For months the Dakota Access Pipeline has made headlines as thousands of people from all over the country show support for the Standing Rock Sioux tribe.
But what does it mean to Montana? Like North Dakota, Montana has a large American Indian population. It also has a large population of people who depend on the natural resource industry.
Today, the Billings Gazette photographer Bronte Wittpenn offers a series of vignettes on how Montanans are showing support and how residents of North Dakota communities are affected.
Something changed for Jerry Thex when he saw a Sept. 3 video of Dakota Access Pipeline security using dogs to drive protesters off private land.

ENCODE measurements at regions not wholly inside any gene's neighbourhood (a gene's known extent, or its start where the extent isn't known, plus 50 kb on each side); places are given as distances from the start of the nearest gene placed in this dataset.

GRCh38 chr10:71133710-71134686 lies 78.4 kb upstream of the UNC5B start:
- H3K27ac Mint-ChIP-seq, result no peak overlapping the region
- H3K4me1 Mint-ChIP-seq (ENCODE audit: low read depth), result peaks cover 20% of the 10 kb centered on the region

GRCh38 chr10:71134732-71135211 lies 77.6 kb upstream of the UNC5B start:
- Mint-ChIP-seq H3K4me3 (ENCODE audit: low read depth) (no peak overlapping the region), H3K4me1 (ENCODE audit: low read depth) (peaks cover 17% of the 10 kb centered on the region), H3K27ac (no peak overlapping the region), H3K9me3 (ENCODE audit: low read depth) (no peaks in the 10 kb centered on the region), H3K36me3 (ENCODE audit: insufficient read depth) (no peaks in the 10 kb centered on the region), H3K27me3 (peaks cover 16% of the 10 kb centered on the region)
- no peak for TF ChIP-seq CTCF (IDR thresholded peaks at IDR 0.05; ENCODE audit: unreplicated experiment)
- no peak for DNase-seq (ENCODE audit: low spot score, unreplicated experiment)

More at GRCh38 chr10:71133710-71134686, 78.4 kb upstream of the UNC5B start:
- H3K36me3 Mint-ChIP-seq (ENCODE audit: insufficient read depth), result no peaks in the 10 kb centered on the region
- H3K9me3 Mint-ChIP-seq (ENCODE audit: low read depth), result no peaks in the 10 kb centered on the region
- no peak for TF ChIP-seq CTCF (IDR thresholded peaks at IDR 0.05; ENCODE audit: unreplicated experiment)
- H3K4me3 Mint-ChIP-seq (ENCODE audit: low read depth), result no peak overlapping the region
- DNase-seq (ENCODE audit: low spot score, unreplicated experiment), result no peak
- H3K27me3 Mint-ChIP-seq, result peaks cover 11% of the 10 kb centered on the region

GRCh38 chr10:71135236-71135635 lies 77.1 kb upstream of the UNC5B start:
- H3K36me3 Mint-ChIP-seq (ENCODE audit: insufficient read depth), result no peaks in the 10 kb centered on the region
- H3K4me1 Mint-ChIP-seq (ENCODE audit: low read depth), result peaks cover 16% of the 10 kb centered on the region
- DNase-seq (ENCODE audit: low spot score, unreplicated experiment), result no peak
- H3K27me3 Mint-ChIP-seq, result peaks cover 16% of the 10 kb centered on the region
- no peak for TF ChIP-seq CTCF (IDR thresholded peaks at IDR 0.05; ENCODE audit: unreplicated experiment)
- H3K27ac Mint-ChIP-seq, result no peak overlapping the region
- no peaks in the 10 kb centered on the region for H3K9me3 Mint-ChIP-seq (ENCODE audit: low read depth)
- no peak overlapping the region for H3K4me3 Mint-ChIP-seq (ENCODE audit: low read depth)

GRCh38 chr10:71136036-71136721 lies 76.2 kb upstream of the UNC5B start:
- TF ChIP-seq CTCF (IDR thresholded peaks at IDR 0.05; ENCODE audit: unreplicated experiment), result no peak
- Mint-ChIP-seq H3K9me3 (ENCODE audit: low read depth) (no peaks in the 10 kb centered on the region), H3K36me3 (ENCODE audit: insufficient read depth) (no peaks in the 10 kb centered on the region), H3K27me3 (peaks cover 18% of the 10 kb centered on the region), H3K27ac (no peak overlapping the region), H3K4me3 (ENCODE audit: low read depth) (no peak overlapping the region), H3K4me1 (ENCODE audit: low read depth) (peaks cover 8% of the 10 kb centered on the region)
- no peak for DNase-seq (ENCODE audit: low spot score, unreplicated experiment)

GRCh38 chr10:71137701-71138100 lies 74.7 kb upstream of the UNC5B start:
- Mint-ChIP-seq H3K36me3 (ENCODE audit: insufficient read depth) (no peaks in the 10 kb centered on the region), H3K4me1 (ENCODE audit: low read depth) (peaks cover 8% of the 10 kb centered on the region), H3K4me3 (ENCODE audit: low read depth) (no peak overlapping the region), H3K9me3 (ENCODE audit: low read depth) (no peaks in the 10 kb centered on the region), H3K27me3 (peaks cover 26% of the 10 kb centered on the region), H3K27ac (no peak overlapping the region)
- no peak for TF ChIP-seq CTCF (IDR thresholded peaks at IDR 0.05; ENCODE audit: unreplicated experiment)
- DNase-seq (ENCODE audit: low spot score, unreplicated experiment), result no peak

Cory Bryson, 32, has known about the Dakota Access Pipeline since 2013. He attended public hearings in 2014, when he spoke with landowners, residents, legal staff and representatives of Energy Transfer Partners, the parent company building the pipeline. He recalls there would be a minimum of 50 people at each meeting — none of whom represented the Standing Rock Sioux Tribe.
On Nov. 6, while hundreds of people participated in a forgiveness march down the main street in Mandan, a few stayed behind, walking on either side.
December 2014: Energy Transfer Partners LP applies to build a 1,172-mile, 570,000 barrel-per-day pipeline to deliver crude oil from North Dakota's Bakken shale fields to Patoka, Ill., crossing South Dakota and Iowa to the North Dakota Public Service Commission, kicking off a year of public hearings in the state.